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Lecture 2

Week 2.1.docx

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Department
Biology
Course Code
BIOL 111
Professor
Chin Sun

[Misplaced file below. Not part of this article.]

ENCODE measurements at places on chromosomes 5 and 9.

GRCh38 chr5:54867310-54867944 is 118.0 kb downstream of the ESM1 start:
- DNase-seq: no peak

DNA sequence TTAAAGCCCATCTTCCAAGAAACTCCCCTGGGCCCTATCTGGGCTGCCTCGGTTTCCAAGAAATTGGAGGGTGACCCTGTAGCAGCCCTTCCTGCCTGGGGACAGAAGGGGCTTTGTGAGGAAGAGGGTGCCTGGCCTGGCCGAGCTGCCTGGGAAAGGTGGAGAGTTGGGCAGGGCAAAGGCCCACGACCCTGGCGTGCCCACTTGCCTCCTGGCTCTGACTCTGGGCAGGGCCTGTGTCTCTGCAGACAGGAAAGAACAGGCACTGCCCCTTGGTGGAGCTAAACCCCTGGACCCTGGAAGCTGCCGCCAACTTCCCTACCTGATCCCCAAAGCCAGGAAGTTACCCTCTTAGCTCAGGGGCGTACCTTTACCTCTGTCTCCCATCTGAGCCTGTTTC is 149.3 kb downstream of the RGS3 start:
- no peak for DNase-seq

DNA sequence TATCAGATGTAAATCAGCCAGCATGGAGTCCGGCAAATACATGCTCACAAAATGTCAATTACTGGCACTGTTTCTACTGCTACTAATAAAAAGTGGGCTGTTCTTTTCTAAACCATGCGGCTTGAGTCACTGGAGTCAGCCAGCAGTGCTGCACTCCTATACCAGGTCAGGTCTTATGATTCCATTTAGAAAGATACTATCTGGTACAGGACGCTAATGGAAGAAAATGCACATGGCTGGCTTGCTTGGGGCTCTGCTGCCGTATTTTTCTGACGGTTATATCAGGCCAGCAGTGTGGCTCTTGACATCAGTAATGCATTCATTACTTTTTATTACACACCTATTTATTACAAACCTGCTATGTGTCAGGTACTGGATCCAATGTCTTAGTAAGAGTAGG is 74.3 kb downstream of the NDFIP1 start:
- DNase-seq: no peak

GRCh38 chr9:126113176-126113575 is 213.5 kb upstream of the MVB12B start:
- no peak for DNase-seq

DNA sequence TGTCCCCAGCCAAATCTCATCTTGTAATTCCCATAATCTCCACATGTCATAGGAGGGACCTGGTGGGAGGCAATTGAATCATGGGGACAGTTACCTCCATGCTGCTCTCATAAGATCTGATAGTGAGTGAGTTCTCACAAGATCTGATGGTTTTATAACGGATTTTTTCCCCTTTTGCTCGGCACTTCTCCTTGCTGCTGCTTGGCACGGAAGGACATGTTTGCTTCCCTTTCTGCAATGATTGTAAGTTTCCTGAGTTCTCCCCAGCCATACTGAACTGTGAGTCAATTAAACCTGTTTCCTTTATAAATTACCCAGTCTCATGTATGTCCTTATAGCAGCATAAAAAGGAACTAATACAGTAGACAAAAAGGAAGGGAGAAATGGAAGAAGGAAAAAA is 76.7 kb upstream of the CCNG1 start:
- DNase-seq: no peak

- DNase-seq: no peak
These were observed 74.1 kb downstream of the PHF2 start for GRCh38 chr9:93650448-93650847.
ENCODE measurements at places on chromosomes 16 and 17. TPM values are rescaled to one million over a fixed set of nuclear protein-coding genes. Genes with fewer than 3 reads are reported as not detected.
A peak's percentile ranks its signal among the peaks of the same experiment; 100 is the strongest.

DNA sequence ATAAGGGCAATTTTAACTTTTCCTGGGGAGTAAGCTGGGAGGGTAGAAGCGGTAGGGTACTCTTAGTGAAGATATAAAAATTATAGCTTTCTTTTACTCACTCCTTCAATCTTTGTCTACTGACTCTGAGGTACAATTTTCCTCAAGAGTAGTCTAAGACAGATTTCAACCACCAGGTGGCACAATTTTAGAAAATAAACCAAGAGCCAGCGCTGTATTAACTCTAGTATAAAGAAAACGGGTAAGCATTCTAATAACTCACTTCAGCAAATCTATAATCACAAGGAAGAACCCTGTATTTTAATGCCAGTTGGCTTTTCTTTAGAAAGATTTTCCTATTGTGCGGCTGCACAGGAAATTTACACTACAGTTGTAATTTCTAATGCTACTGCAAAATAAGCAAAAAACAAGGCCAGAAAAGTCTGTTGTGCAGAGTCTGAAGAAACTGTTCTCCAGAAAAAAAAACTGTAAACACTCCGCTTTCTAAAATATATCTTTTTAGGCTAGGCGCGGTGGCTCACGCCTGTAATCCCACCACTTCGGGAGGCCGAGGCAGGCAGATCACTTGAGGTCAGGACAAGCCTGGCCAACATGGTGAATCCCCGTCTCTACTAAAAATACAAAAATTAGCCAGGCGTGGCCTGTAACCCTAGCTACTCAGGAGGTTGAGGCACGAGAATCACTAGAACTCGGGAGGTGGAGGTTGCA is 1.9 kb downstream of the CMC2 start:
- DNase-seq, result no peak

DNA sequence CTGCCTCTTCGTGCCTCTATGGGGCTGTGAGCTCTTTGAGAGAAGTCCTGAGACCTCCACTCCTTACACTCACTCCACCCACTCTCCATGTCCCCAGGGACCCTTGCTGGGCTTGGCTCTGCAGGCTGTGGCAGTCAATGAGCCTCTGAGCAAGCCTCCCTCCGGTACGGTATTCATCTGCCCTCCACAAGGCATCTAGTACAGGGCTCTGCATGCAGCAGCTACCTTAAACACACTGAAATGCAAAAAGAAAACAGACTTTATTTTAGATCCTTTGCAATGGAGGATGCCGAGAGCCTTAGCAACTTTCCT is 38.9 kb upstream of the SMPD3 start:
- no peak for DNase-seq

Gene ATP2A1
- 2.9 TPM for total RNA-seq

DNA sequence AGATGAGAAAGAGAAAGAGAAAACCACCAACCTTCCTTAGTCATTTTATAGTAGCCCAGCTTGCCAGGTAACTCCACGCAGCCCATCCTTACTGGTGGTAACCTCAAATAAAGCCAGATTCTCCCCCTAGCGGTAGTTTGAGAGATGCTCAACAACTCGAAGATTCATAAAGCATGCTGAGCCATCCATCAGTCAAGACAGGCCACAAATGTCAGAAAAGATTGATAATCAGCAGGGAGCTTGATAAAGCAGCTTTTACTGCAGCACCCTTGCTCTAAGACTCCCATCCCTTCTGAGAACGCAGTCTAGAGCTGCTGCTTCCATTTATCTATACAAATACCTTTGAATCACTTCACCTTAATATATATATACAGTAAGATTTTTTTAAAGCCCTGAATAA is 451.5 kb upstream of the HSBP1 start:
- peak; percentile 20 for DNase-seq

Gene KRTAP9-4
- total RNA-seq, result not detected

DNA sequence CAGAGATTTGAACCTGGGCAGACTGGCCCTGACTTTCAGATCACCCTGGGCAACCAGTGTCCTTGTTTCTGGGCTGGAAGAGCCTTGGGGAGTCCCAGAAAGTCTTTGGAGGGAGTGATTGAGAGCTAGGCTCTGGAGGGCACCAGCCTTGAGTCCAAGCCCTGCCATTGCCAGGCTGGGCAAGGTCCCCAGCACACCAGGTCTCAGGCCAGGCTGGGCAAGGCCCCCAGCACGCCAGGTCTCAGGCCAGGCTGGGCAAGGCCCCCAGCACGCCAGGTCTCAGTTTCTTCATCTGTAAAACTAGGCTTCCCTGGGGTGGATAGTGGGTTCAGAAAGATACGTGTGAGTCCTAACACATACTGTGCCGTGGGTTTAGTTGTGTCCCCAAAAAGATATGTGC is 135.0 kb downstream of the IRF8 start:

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Week 2.1 Life as we define and name it Readings: 2: 30, 46-47, 12: 313-338 Learning Outcomes: 1. Identify differences among domains and kingdoms. 2. Identify organisms using a dichotomous key What characteristics would you look for to determine if something is living? An attribute unique to living organisms: Homeostasis – maintain constant internal environment regardless of the changing external environment. Chemical balance Classifying (grouping) and naming organisms Start with morphology Binomial Nomenclature: put organisms into broad groups then organize them further, into more specific groups People have the innate tendency to put things into groups to organize information in their heads. Aristotle (384 – 322 B.C.) viewed living organisms as unchanged (fixed), and arranged organisms, based on their complexity, on a ladder (scale) with human beings on top. Carolus Linnaeus (Carl von Linné), a Swedish botanist (1707 –1778), was the founding father of taxonomy – the branch of biology devoted to describing, naming species and classifying species (putting them into groups). Linnaeus viewed species as being created independently and separately from one another; he was not thinking about the relationships among different species of organisms. Example: Helianthus annuus, the sunflowerSystem of Nature) in which he presented his idea of naming living organisms (Latin taken originally from Greek helios =sun; anthos = flower; Latin annuus = according to a Latin binomial (two-part Latin name). annual) Rules for the Latin Binomial: 1. underline or italicize, each part of the scientific name separately, 2. capitalize the genus, The genus (first part of the name) is always capitalized, the specific epithet (second part of the name) is always written in small letters For a given specimen, if we know the genus, but not the species, we use the abbreviation sp. (e.g. Helianthus sp.) Linnaeus created a hierarchical filing system that groups species into a hierarchy of successively more general, broader categories (Species to Kingdoms). Similar species were grouped together. Ex. Panthera pardus Domain Panthera Felidae Carnivora Mammalia Chordata Animalia Eukarya Linnaeus initially proposed that species be divided into two Kingdoms: animal and plants. In late 1960s, biologists proposed a system of five Kingdoms. Carl Woese (1980s) created a new taxonomic level Domain to distinguish organisms based on their cellular structures and functioning. Three major groups occur: (1) the Bacteria; (2) another group of prokaryotic, single-celled
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